In subsequent interviews with the flight instructor and student pilot, the instructor noted that the throttle seemed stiffer than normal. The student pilot remarked that during the accident flight the engine power responded about 2 seconds after it was advanced to full power. In his experience during previous flights, the engine normally takes about one half second to advance to full power.

According to the "Aborting autorotation practice" section of the Rotorcraft Flight Manual,

If power recovery is decided during autorotation:


Roll-in throttle until governor engages,
Gradually raise collective pitch to stop autorotation and descent,
Control yaw during power recovery with pedals
Additionally, the excerpt advises that the helicopter will yaw to the left when the power recovers.

Aircraft and Owner/Operator Information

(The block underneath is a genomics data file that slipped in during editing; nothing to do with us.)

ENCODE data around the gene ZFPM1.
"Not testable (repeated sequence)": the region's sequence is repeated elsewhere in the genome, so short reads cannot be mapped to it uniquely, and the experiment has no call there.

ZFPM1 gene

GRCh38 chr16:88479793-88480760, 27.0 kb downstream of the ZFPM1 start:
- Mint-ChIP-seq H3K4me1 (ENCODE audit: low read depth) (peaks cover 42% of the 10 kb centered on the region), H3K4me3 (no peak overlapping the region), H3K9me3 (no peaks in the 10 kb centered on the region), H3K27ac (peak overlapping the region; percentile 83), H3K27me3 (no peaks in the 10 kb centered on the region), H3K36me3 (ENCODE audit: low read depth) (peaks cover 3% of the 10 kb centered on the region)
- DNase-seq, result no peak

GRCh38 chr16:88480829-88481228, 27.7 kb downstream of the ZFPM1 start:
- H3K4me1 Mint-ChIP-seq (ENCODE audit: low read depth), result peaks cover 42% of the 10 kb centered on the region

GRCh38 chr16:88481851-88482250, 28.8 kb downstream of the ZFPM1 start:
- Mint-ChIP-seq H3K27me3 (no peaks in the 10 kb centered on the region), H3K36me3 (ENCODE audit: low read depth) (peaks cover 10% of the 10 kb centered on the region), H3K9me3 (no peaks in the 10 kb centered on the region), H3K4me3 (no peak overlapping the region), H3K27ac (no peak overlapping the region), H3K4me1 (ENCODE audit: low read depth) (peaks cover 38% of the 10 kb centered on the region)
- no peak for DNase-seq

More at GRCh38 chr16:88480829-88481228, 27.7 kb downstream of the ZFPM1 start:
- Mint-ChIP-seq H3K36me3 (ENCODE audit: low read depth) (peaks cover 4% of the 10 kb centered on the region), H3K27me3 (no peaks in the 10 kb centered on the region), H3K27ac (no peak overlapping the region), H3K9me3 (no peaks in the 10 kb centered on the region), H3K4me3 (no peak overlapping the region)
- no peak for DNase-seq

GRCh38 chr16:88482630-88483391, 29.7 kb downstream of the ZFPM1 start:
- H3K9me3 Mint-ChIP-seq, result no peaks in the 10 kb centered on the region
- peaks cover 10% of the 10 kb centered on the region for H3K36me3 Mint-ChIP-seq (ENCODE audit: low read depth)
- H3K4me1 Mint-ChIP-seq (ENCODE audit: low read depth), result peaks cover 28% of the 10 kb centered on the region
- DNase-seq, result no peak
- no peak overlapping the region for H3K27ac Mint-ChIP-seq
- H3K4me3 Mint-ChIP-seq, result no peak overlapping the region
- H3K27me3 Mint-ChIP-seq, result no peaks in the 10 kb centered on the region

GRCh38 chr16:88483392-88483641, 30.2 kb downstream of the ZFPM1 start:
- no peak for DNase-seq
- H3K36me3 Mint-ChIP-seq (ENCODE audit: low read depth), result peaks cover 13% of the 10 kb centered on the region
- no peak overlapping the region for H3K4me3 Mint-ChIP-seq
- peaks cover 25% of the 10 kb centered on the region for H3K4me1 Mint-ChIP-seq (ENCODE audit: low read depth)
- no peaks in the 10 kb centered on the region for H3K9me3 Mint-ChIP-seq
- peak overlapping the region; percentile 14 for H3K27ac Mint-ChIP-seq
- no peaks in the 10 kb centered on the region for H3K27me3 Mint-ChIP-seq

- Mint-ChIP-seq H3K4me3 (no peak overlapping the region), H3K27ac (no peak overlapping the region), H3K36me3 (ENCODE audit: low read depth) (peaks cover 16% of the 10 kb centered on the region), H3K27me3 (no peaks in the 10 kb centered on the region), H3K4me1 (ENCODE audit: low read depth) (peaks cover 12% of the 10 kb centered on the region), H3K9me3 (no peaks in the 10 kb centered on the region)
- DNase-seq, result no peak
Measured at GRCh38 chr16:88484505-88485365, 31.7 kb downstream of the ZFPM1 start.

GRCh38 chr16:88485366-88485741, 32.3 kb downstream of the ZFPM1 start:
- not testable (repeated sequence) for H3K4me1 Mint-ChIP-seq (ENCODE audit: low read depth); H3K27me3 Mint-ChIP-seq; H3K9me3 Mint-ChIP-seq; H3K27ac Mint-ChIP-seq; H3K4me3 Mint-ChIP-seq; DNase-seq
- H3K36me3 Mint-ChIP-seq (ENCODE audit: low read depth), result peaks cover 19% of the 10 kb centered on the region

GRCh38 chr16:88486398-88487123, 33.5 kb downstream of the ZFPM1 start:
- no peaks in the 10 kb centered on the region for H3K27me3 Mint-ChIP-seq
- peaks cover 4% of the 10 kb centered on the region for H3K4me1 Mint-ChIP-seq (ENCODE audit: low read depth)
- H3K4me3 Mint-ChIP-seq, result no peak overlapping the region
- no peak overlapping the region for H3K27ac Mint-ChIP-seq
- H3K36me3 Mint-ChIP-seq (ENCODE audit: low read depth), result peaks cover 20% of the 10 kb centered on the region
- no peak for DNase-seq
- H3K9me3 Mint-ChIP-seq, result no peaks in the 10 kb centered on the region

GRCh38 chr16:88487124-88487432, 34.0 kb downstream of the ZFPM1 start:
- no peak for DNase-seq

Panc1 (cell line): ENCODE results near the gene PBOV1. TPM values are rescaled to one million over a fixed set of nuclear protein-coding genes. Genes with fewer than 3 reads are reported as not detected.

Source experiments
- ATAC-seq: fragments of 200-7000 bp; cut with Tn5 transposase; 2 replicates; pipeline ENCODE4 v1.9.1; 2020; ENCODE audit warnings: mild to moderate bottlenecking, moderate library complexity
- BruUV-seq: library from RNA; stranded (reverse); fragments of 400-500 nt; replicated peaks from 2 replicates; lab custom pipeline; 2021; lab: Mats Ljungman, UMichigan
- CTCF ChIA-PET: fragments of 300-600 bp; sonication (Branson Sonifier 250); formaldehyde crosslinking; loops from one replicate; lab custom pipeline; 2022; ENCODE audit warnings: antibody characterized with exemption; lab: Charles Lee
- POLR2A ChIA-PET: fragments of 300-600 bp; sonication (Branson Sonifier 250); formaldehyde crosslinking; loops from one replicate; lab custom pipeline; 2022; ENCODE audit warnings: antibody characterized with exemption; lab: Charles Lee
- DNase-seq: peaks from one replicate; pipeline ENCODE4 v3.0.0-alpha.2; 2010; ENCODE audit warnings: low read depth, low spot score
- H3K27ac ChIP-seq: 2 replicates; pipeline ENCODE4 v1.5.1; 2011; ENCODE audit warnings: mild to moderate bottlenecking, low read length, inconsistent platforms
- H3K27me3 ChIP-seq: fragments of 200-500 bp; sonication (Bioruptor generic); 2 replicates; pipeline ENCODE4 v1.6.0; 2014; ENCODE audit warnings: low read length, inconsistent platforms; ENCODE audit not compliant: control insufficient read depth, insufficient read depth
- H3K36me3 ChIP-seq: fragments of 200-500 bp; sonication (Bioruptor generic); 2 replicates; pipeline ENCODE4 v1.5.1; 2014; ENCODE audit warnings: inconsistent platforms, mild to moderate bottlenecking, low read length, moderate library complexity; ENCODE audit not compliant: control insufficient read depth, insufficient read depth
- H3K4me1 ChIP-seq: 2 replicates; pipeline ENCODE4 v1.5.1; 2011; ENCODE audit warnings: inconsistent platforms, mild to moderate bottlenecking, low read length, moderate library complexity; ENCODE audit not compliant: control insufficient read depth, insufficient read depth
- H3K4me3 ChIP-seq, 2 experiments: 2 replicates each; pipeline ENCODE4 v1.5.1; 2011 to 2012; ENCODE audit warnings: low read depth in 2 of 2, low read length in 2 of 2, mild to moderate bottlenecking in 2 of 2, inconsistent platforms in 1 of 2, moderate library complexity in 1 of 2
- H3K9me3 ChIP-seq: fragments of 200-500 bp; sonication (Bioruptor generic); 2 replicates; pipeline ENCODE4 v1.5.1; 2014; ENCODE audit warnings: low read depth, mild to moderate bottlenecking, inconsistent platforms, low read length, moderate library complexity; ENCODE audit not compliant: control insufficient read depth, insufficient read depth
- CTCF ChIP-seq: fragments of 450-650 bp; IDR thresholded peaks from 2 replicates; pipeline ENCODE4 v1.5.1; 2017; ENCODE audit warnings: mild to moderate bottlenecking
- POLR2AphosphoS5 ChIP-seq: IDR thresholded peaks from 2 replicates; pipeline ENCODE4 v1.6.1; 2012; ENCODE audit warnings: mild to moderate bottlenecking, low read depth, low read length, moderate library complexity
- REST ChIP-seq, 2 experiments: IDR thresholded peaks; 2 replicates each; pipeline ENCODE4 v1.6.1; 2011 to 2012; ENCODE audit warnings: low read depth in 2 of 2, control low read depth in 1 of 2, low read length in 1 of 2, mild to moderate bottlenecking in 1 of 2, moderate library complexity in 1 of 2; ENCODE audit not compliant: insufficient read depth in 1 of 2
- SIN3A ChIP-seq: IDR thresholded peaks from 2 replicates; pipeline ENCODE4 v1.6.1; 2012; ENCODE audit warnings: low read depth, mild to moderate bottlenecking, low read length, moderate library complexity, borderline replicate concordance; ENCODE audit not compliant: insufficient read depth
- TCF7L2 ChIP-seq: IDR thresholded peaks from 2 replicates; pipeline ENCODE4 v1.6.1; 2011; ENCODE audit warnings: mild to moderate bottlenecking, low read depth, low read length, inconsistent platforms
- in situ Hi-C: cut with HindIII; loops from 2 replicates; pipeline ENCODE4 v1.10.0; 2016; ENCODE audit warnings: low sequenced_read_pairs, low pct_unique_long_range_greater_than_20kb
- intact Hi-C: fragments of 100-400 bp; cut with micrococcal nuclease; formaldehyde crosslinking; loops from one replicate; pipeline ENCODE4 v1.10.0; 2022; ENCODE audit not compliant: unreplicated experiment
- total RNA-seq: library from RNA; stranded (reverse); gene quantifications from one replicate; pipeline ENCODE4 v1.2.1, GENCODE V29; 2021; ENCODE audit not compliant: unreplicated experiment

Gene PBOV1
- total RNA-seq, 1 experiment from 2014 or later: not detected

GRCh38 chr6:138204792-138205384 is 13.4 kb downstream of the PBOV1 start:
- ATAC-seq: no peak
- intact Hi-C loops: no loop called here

Aircraft Make: Guimbal
Registration: N401SH
Model/Series: CABRI G2
Aircraft Category: Helicopter
Amateur Built: No
Operator: One Above Aviation
Operating Certificate(s) Held: None

Meteorological Information and Flight Plan

Conditions at Accident Site:
Condition of Light:
Observation Facility, Elevation: 56 ft msl
Observation Time: 1553 PDT
Distance from Accident Site:
Temperature/Dew Point: 25°C / 17°C
Lowest Cloud Condition: Scattered / 2600 ft agl
Wind Speed/Gusts, Direction: 9 knots / , 230°
Lowest Ceiling:
Visibility: 10 Miles
Altimeter Setting: 29.83 inches Hg
Type of Flight Plan Filed: None
Departure Point: Santa Ana, CA (SNA)
Destination: Santa Ana, CA (SNA)

Wreckage and Impact Information

Crew Injuries: 2 None
Aircraft Damage: Substantial
Passenger Injuries: N/A
Aircraft Fire: None